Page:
1. Mr Frank Elizabeth relied on a number of cases, past and recent, to argue that Robinson J erred in not having sent this case for determination before the Constitutional Court inasmuch as courts seem to be divided on the issue raised. He referred to the recent case of Development Bank of Seychelles v Paul Morel 2016 SCSC 473 where Twomey CJ looked at the Imprisonment for Debt Act. She decided that the matter involved a judgment debt of SR2,081,186.00 with interest accruing at the rate of 12% per annum. The debt had arisen out of an unpaid loan by the Judgment Debtor from the Judgment Creditor. It was not therefore a matter falling within the parameters of the Act. She, accordingly, decided that “the court’s jurisdiction to commit for civil imprisonment is therefore excluded.” She also added that “the Judgment Creditor is at liberty to enforce the judgment debt by alternative means.”  Learned counsel also referred to the case of Avis Car Hire Ltd v Norbert Sinon and Ors [Civil Side 325 of 2003]. In this case, the then Chief Justice had ruled that the court has “no power to commit for civil imprisonment for a “tortious debt.” If that is so, it should be all the more so for a contractual debt. So ran learned counsel’s argument.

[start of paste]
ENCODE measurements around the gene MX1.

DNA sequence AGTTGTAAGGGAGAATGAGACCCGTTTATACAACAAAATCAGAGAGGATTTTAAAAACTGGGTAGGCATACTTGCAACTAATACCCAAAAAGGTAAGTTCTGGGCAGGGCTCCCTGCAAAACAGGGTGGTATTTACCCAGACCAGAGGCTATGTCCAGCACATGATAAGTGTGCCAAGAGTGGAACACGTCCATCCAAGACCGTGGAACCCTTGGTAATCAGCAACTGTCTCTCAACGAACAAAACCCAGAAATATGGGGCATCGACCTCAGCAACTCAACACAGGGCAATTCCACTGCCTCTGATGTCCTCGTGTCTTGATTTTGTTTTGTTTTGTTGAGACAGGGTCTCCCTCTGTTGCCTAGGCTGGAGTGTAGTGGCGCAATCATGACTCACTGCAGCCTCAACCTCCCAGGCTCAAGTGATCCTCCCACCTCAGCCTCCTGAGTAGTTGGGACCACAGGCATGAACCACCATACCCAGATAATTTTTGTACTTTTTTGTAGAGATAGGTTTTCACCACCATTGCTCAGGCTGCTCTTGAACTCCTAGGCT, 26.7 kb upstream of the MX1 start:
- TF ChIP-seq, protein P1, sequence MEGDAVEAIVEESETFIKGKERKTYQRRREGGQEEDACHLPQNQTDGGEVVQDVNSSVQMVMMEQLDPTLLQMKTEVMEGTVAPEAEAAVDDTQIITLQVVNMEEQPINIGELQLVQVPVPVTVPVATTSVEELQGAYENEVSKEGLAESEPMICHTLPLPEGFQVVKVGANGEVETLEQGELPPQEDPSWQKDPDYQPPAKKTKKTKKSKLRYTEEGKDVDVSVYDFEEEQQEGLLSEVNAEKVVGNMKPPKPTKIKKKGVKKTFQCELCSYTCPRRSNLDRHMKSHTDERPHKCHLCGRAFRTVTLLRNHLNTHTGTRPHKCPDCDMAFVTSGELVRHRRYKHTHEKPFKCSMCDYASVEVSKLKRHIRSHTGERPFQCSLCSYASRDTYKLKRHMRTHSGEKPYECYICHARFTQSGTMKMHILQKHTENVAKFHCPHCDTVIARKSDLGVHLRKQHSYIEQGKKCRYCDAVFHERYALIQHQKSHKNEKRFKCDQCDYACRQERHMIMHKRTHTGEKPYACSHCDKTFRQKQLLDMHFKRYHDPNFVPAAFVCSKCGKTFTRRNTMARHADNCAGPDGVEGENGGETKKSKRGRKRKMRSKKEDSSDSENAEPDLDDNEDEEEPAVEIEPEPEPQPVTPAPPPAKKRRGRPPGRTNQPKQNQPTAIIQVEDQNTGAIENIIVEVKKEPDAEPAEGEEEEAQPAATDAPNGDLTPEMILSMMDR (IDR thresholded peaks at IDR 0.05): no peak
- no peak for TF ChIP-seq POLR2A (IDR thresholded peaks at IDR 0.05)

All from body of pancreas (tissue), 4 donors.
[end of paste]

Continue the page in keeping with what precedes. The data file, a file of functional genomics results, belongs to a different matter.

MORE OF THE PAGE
1. On the other hand, Mr Freminot relied on the case of State Assurance of Seychelles v First International Company Ltd [Civil Side 409 of 1998] where the order for imprisonment had actually been made for a civil debt to be satisfied within six months, failing which the debtor should undergo imprisonment for six months. A committal order had been issued under section 253 of the Seychelles Code of Civil Procedure for a judgment debt which remained unsatisfied out of default, neglect or evasion. The record reads: “Mr Paul Chow has not shown any cause – let alone a good cause – to the satisfaction of the Court why he should not be committed to civil imprisonment for having defaulted the payment of the judgment debt. In fact, he was adamant and refused to make such disclosures as required of him by the Court.” Whether the judgment debt arose out of tort or otherwise is not stated. To learned counsel, that difference of opinions of the Supreme Court warranted an authoritative pronouncement of the Constitutional Court for guidance of courts and counsel.